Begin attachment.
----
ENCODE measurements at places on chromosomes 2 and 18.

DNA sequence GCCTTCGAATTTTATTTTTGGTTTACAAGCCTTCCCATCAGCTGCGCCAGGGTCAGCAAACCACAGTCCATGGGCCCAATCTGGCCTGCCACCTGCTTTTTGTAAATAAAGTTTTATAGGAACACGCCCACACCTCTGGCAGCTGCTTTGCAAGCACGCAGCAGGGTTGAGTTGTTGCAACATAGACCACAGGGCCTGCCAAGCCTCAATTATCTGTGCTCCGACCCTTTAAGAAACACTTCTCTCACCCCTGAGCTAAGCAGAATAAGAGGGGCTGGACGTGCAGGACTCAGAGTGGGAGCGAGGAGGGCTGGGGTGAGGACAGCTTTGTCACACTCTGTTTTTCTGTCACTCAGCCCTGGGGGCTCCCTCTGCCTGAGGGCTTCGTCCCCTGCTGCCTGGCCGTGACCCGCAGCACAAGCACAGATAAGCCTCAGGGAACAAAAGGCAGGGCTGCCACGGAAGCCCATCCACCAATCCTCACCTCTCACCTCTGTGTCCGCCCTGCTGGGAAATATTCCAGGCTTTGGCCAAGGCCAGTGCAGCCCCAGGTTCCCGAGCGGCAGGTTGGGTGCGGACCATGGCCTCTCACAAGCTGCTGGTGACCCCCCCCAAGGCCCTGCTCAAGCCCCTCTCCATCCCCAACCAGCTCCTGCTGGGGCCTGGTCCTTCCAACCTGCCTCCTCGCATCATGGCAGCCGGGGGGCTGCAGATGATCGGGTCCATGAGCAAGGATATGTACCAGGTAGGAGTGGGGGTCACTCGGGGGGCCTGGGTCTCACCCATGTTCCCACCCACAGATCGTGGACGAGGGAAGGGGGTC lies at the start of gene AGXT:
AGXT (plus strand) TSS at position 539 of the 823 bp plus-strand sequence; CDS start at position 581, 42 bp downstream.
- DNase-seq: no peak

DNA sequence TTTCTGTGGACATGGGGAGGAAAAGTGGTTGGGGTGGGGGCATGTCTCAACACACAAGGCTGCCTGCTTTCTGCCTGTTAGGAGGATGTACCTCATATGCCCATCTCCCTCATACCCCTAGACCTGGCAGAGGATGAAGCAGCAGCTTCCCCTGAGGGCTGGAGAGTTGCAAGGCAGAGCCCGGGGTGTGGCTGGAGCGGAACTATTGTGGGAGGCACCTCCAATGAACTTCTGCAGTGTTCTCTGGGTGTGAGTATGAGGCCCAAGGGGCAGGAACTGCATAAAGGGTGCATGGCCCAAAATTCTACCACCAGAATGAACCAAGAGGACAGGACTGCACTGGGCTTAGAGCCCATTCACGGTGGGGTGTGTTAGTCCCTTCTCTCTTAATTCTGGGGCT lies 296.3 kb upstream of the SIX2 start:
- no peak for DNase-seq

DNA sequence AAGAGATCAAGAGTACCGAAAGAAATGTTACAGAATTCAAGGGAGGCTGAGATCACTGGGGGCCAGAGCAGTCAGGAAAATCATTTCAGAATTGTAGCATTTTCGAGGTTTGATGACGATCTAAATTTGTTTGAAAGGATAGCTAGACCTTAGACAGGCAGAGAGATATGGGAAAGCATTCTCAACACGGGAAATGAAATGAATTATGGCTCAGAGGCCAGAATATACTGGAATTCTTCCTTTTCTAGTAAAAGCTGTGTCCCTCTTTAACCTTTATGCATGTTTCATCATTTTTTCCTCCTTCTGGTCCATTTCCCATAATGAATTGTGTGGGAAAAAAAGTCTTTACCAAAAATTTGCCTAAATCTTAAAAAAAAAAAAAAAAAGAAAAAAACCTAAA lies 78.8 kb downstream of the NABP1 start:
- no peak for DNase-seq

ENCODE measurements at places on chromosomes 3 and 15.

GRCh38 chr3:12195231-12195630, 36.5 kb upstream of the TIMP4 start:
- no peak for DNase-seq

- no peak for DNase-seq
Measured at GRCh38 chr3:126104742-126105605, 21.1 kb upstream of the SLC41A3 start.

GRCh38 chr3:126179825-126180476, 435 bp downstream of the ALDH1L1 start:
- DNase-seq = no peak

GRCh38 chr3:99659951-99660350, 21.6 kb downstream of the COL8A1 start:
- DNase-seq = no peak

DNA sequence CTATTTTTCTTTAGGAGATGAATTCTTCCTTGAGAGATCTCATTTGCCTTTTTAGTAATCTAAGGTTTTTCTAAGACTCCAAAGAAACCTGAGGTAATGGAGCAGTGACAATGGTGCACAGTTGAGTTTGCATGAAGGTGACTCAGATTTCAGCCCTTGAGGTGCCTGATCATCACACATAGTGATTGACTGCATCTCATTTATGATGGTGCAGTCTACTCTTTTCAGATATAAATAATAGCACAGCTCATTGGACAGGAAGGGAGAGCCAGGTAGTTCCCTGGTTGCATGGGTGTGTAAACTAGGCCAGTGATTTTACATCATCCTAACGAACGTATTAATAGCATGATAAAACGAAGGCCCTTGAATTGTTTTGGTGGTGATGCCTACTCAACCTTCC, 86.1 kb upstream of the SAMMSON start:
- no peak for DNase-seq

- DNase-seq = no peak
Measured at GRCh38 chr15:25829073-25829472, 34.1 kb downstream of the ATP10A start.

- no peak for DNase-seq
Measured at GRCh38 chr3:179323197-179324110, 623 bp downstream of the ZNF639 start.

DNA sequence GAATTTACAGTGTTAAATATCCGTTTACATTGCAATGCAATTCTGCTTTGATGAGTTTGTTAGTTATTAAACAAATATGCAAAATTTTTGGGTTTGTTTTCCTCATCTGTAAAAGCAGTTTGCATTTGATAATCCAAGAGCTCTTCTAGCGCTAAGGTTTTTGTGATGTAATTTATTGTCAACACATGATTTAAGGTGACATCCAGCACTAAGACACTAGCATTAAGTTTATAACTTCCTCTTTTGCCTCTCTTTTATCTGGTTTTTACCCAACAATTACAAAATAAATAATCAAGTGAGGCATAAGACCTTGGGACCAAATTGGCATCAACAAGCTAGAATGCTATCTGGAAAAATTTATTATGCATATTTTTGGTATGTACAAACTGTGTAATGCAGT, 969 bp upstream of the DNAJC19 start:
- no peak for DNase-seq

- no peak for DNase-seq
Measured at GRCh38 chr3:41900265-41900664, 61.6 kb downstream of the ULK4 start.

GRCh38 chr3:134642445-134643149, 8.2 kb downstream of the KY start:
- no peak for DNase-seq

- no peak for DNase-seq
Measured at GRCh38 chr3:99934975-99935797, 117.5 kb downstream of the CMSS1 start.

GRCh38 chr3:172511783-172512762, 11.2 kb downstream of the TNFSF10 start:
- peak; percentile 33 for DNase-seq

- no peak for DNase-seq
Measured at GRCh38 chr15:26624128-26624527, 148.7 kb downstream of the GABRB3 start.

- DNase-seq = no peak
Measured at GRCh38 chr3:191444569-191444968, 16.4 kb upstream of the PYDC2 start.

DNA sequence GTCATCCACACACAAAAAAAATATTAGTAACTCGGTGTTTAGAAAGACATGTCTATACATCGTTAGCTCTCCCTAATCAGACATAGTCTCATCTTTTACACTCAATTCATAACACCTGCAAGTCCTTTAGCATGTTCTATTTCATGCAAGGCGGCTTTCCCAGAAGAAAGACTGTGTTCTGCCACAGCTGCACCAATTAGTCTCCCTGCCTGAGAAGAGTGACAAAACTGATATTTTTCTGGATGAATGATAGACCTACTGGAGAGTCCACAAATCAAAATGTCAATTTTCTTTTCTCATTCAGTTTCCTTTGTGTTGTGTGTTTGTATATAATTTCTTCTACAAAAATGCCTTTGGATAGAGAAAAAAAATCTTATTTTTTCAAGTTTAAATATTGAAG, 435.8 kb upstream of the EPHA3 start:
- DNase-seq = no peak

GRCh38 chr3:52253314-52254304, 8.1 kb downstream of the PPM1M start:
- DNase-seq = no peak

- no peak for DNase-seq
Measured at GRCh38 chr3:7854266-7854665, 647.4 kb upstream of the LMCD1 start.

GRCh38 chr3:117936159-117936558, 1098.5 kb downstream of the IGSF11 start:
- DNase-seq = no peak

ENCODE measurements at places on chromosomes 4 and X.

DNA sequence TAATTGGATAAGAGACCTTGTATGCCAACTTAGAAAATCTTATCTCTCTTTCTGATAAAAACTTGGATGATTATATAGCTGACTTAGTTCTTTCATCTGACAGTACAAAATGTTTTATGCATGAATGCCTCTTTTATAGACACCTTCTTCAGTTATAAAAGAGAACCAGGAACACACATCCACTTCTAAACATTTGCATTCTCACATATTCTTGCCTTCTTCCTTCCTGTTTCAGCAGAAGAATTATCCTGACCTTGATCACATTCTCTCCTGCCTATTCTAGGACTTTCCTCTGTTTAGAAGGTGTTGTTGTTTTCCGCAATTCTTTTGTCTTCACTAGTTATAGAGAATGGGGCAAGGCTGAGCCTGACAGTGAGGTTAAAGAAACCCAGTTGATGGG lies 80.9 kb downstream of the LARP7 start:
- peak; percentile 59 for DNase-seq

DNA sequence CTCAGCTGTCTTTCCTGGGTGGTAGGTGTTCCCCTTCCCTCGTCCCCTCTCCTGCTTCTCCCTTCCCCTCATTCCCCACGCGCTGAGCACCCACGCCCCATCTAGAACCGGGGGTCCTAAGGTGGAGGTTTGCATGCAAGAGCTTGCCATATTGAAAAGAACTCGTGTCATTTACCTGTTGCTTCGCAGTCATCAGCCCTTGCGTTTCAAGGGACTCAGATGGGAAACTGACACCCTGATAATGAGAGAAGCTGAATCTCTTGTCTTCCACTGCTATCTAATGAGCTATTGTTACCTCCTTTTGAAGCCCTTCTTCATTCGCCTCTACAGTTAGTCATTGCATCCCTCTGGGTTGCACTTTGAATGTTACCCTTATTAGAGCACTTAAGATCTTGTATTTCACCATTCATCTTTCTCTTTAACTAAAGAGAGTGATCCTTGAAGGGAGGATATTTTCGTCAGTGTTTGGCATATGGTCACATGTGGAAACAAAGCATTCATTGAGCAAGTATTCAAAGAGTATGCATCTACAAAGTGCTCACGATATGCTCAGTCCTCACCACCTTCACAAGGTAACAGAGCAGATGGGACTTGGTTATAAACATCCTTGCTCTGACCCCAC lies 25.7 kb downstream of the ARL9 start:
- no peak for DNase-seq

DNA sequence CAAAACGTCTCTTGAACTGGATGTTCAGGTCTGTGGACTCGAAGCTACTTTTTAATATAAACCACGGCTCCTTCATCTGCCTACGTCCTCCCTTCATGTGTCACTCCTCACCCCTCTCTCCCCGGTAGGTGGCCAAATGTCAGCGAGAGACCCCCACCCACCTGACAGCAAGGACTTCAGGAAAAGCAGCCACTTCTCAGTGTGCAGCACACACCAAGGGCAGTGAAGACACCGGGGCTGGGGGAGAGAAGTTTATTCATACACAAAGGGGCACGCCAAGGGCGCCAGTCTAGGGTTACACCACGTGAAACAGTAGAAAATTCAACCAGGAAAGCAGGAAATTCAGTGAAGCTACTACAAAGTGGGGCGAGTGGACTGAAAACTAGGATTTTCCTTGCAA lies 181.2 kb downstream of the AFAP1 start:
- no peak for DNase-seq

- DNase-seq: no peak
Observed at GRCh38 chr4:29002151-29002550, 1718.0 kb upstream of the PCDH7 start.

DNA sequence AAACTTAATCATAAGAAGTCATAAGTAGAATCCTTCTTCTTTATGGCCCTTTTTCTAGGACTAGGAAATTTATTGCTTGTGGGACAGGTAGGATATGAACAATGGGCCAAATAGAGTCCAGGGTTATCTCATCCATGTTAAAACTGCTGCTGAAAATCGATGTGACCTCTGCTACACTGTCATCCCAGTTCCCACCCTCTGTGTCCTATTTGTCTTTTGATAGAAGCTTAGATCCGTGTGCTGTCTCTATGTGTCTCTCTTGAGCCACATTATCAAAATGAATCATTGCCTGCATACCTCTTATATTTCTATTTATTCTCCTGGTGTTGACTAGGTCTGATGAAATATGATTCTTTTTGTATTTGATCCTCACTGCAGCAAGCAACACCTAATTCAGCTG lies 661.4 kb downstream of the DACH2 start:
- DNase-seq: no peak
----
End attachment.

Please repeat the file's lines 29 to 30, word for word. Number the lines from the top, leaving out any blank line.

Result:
- no peak for DNase-seq

- no peak for DNase-seq